Michael’s call out for help with cross-Scotland charity hike
Michael Anderson is walking 210 miles across Scotland, from Iona in the west coast islands, to St Andrews on the east coast.
He hopes to take three weeks this May to complete Michael’s Way and his goal is to raise £15,000 for Deafblind Scotland.
But Michael is no ordinary walker. In fact, he’s an extraordinary walker. He is taking on this huge challenge at the age of 75. He is also blind and mostly deaf.
Michael, of Larbert, is calling out for volunteers to help him in his charity quest. He is fit and healthy but he needs guide during his journey. Some volunteers, including my friend Alan Rowan, have already stepped forward but Michael has gaps in his plan.
He will also be walking with his daughter Fiona and his daughter-in-law Nina.
The schedule is:
May 5-9 Crossing Mull (Alan Rowan)
May 9-11 – Oban to Bridge of Orchy.
May 12-13 – Bridge of Orchy to Killin
May 14-15 Killin to Amulree
May 16-17 Amulree to Perth
May 18 Perth to Newburgh
May 19-20 Newburgh to Newport
May 21-22 Newport to St Andrews.
To offer help, whether it’s to spend a day or two walking with Michael or to offer support in some way, please contact Nina on Nina.Smirnoff@gmail.com.
More about Michael’s Way
Michael’s Way is loosely based on St Columba’s Way, which heads from Iona to St Andrews over 210 miles with more than 6000m of ascent.
The hike starts on Iona on May 5 and is entirely self-supported. Michael and the team will be carrying all the camping kit and things they need for the journey.
The route will take the team via island roads, glens and trails from coast to coast including sections of the famous Rob Roy Way and Fife Coastal Path.
While it is a beautiful route there will be many terrain related challenges for Michael and his guides.
Michael’s daughter-in-law Nina says: “We chose to call this challenge Michael’s Way because it highlights that despite his disability – Michael has dual sensory impairment and cannot see at all and has limited hearing – it is possible to live an active life and enjoy the outdoors.
“But, he has to do things Michael’s way. For instance, he relies on a guide to show him the way, taking cues from the guide’s movements and feedback about the terrain.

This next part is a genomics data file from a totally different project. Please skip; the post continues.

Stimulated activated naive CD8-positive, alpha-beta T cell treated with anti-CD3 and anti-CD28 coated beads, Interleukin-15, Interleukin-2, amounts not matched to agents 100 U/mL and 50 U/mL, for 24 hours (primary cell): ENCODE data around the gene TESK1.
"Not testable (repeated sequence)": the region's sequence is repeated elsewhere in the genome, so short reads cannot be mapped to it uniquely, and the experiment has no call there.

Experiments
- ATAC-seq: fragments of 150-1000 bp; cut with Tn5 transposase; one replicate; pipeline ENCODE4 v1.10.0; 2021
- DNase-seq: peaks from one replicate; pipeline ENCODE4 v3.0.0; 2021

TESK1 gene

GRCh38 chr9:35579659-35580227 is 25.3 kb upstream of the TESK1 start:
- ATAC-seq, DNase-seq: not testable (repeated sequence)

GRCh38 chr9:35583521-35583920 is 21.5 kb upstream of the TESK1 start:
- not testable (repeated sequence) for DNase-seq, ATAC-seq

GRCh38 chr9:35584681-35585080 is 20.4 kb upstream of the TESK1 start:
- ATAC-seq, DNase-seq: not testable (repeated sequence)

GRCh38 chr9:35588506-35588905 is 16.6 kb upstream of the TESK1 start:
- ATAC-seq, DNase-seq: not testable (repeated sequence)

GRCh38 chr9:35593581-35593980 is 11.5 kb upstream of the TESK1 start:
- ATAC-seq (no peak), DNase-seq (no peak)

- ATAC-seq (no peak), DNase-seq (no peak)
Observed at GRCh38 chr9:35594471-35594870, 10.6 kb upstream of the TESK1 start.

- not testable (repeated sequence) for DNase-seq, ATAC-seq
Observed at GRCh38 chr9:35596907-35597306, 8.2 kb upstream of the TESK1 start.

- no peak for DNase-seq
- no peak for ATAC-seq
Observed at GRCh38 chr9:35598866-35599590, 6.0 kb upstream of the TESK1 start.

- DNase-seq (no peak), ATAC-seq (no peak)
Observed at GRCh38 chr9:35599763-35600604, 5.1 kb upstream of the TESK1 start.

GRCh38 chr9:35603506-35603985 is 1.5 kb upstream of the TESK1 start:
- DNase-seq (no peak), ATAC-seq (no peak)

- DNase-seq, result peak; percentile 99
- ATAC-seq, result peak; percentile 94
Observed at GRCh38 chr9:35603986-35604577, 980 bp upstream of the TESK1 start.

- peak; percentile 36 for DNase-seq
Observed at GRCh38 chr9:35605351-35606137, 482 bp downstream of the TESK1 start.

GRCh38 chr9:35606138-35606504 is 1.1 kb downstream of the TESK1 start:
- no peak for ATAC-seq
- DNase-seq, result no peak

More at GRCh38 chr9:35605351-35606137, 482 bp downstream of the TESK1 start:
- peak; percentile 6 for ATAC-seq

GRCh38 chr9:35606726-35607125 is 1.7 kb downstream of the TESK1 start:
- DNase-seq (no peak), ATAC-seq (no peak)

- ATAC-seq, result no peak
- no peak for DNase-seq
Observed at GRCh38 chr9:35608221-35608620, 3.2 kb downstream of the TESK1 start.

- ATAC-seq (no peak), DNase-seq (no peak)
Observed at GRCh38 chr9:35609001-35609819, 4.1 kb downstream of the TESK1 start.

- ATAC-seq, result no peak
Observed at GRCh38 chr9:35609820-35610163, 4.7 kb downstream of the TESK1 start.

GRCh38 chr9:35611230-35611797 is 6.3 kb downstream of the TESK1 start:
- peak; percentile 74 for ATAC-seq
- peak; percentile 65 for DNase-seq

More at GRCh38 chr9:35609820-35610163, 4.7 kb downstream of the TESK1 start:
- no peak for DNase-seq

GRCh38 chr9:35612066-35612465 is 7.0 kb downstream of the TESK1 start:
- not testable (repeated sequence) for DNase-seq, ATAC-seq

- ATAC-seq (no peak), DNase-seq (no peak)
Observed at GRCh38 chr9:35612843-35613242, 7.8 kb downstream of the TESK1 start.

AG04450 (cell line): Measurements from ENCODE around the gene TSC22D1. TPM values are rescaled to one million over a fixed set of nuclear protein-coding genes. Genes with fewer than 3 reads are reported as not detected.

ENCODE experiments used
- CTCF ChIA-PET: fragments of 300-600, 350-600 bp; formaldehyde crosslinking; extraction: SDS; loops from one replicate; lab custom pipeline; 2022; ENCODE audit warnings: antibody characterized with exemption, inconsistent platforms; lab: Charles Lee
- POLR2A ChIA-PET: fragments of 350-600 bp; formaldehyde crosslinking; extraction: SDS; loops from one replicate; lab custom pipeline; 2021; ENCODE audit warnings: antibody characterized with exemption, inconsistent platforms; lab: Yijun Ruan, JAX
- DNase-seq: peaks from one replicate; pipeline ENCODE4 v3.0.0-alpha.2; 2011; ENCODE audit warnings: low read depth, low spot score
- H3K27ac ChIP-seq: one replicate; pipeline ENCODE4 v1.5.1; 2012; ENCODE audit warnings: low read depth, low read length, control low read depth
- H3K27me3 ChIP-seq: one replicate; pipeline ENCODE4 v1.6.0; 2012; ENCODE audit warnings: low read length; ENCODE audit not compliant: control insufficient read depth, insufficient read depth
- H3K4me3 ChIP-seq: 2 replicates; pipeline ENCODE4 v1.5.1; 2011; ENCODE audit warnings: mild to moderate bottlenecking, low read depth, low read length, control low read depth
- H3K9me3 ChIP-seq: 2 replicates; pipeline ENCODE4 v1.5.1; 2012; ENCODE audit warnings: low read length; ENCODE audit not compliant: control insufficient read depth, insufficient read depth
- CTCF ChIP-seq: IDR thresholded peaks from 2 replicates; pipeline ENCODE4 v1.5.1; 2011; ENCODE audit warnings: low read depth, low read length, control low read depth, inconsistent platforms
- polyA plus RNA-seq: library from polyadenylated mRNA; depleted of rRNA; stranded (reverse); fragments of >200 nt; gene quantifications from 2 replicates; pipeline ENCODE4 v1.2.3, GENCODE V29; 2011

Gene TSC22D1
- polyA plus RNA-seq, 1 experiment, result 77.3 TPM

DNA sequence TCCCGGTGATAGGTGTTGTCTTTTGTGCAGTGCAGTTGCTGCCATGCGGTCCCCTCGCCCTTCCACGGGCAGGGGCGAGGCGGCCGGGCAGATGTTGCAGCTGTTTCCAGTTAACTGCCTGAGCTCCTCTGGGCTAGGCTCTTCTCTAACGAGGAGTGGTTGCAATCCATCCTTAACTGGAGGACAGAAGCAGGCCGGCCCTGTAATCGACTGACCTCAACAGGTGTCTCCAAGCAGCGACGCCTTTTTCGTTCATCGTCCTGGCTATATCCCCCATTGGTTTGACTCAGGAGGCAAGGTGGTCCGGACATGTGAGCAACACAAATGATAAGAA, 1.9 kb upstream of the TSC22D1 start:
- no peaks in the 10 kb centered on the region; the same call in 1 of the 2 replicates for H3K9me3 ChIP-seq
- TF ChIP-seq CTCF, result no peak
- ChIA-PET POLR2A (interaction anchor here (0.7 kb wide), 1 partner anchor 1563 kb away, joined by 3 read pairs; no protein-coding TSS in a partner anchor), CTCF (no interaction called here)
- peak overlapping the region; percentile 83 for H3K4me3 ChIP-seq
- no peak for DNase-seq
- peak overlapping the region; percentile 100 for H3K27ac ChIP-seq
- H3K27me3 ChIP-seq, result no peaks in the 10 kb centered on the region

“He will be pitching his own tent, Michael’s way by relying on his sense of touch to assemble the tent.”
Michael has no vision at all and hears with the help of two strong hearing aids. This means that he relies entirely on sensory feedback to go about his day-to-day life.
Eventually his hearing will deteriorate completely and the only way to communicate will be via deafblind manual alphabet. He walks with a white cane so it is vital he will have guides on the Michael’s Way challenge.
Michael is no stranger to challenges, including the Eyemouth Sprint Triathlon last September, summitting Ben Nevis in 2011 and rowing the Union Canal from Falkirk to Edinburgh in 2006, as well as abseiling down the Forth Rail Bridge.
Nina says: “However, Michael’s Way is by far the most challenging event he will have done and it will take Michael some way out of his comfort zone having not camped at all since he lost his sight.”
Michael has been a member and director of Deafblind Scotland for many years and their support, advice and help has been unparalleled when it comes to giving him access to information, social events and generally just getting out and about. He wants to give something back and so he is helping with fund-raising efforts to create a new learning and development centre for deafblind people, The Field of Dreams.